The Biden administration will take a measured approach to the U.S.-China trade relationship and will avoid yanking down tariffs that have hurt the LNG business between the two nations and affected the supply chain for the U.S. pipeline and solar industries, a panel of Washington trade lawyers and experts said Jan. 11.Read the Full Article
Biden's Steel Deal with Europe Faces Utilization Hurdle
The U.S. industrial recovery continued in December 2020, with capacity utilization across all industries reaching 74.5%, Panjiva's analysis of official data shows, representing the seventh straight increase from a trough of 64.2% in April, though still well below the 77.2% rate achieved a year earlier.Read the Full Article
President Joe Biden has published an eagerly-awaited "Buy American" Executive Order that starts to set the framework for support for the development of critical U.S. supply chains. From a practical point of view, 97% of U.S. federal contracts already go to U.S. companies, according to the U.S. Chamber of Commerce, with these regulations set to tighten tier-2 supplier rules of origin.
Details will only emerge following the creation of a "Made in America" office in the Office of Management and Budget and with the appointment of a director responsible for implementing the revised policy.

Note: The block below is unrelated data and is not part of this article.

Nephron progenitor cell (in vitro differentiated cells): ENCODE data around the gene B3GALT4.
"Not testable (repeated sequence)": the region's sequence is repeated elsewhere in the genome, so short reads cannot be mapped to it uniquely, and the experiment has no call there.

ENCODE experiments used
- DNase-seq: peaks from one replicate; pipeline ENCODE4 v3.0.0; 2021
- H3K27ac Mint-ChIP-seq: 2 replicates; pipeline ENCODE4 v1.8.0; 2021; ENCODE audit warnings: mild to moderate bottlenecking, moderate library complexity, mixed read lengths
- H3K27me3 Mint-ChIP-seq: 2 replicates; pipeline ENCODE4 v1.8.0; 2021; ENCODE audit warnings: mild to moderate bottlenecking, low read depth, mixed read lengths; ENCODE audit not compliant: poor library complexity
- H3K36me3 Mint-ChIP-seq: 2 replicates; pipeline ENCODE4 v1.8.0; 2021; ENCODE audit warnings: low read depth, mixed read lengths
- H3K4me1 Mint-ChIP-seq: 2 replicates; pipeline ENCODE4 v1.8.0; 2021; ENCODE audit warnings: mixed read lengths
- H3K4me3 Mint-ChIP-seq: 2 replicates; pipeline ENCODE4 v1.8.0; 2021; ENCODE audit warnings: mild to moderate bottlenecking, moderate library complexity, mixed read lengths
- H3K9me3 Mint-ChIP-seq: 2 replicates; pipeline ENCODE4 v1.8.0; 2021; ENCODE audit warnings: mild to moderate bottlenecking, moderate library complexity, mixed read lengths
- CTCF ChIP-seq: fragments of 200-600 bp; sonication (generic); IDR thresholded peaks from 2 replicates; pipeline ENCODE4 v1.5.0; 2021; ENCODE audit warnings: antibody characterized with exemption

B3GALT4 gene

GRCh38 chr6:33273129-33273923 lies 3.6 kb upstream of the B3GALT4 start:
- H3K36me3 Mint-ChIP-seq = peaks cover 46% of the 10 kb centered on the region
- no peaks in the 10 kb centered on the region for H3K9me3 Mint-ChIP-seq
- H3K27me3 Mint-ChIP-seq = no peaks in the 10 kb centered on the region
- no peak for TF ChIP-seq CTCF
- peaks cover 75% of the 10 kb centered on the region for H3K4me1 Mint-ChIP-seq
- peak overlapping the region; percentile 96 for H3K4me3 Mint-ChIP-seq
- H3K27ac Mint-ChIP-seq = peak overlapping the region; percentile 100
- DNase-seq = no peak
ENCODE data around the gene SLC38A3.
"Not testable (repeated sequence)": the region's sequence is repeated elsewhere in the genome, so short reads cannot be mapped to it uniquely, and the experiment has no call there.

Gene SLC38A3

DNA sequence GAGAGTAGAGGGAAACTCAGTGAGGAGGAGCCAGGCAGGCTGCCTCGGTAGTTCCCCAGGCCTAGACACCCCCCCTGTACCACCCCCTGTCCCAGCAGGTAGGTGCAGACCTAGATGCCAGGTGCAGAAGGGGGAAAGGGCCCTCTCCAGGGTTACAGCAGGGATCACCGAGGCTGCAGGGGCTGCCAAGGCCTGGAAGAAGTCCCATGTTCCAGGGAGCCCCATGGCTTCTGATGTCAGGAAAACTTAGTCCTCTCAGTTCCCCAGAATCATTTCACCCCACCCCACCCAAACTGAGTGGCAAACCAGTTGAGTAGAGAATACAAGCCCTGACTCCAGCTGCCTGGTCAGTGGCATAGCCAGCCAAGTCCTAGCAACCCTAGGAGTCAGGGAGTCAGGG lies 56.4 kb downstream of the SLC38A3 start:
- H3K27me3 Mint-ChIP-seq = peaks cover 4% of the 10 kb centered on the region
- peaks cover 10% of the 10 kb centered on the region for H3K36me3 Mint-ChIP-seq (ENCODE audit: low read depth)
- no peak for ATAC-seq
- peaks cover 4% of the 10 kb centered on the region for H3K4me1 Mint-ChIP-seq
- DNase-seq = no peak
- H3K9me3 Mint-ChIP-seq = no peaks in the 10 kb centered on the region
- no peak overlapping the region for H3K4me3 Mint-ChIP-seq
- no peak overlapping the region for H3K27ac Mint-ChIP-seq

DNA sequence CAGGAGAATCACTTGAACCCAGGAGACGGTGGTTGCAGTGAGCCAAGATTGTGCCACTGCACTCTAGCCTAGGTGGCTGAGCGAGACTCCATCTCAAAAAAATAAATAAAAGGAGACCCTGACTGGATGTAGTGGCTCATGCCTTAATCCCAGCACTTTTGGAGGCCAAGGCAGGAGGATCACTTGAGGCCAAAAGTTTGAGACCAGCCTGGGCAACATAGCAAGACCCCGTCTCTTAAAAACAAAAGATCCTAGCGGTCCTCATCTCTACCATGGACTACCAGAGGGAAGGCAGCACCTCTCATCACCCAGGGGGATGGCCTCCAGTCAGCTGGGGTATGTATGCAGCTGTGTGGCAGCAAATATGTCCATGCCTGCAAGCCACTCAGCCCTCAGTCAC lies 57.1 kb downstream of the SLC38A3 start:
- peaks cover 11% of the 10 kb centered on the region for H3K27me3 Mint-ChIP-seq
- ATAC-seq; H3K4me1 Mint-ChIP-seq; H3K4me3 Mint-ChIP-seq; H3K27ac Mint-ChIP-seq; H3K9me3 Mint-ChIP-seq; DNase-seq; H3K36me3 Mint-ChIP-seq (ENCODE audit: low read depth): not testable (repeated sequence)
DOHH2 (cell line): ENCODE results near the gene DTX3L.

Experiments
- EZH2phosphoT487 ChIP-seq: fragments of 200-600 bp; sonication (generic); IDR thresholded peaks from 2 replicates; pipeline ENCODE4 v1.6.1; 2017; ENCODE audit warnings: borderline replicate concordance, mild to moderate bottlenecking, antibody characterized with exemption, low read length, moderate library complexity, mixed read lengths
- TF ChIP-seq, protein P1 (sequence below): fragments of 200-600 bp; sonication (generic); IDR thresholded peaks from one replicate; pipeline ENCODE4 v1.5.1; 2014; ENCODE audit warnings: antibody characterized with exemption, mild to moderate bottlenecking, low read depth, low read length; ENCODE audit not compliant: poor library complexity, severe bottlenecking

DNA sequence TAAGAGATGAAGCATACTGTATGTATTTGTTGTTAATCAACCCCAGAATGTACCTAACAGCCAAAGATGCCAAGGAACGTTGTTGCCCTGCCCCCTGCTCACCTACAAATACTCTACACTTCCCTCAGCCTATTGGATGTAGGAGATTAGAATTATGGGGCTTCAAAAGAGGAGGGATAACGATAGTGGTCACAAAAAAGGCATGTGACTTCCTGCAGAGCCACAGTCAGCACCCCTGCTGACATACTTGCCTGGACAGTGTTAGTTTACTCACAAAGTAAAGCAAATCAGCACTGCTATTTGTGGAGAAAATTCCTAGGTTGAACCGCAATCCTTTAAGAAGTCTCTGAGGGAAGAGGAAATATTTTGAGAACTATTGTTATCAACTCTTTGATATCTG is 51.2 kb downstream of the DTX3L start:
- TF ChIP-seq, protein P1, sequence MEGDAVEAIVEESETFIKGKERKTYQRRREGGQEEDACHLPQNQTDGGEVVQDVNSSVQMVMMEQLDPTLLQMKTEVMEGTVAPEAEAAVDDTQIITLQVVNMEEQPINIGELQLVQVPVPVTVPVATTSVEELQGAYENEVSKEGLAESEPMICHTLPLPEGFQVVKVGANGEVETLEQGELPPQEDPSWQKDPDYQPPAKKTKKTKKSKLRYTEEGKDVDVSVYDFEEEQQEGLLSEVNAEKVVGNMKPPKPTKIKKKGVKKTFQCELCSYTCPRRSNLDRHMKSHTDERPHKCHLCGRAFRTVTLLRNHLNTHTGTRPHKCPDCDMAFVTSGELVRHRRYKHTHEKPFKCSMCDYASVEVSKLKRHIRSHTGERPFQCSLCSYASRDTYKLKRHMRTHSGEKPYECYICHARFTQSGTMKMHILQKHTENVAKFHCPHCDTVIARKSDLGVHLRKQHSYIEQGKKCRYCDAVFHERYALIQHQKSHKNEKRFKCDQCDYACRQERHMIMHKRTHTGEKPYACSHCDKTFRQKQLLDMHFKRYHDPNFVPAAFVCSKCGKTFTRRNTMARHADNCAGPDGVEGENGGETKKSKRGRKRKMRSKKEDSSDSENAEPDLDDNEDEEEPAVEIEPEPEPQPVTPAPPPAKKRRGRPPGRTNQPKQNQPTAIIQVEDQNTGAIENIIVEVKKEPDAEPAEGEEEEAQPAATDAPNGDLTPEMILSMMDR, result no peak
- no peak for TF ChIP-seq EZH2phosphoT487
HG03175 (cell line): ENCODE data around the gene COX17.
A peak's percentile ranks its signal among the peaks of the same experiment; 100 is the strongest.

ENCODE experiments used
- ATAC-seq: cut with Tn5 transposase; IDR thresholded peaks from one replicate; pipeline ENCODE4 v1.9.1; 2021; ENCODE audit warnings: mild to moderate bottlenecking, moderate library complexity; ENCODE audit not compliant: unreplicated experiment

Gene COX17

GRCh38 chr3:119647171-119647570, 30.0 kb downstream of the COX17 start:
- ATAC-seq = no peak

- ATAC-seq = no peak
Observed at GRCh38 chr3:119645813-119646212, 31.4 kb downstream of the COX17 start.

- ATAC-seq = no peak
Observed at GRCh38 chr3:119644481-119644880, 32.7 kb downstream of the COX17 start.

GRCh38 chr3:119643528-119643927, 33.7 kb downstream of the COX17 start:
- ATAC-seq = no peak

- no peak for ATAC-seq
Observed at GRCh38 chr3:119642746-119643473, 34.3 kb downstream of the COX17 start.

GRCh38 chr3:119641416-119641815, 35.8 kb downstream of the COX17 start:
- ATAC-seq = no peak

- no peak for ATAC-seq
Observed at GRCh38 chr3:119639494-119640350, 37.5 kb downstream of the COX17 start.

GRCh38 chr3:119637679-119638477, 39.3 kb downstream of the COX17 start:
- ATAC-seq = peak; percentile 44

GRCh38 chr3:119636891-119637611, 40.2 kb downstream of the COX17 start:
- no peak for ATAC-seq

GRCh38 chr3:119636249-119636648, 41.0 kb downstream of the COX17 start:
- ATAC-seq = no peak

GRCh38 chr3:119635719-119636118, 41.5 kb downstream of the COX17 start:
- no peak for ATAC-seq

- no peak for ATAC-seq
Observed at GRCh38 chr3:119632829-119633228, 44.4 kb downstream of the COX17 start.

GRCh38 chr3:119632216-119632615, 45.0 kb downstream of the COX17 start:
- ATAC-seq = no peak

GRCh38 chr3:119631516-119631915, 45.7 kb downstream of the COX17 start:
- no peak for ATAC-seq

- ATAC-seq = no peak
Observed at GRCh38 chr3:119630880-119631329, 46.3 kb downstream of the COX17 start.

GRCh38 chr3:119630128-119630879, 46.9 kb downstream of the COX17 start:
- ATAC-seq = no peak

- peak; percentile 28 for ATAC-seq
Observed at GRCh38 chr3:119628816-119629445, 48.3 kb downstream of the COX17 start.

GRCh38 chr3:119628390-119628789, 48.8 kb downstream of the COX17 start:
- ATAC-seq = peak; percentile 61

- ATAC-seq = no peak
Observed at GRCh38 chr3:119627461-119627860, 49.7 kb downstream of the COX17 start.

One limitation to delivering a meaningful change to a breadth of industries will be limited by many critical supply chains resting largely in private sector hands. Additionally, there is also the risk of challenges to the new policies under the World Trade Organization's Government Procurement Agreement as well as under United States-Mexico-Canada Agreement, both of which could delay implementation or raise planning uncertainties.
Biden's First Actions May Help EU Relations, Onshore Medical Supplies
U.S. President Joe Biden has signed 15 Executive Orders and two administrative actions among his first day actions. Unsurprisingly, the details of trade policy have not been a focus, though an integrated plan is expected in the coming weeks. Two actions are relevant for supply chains and fit with the president's prior commitments to the environment and bolstering the U.S. economy.Read the Full Article
Biden Position on Nord Stream 2 Gas Link Unchanged Amid Merkel, Putin Calls
The position of US President Joe Biden toward the controversial Nord Stream 2 gas pipeline from Russia to Germany has not changed, the White House said late Jan. 26.Read the Full Article
Iranian Sanctions Relief Under Biden Could Strain OPEC+ Ties: Panel
A return of Iranian oil to the market if new US President Joe Biden resurrects the nuclear deal could destabilize crude prices and undermine the OPEC+ alliance, experts said at the Atlantic Council Global Energy Forum on Jan. 20.Read the Full Article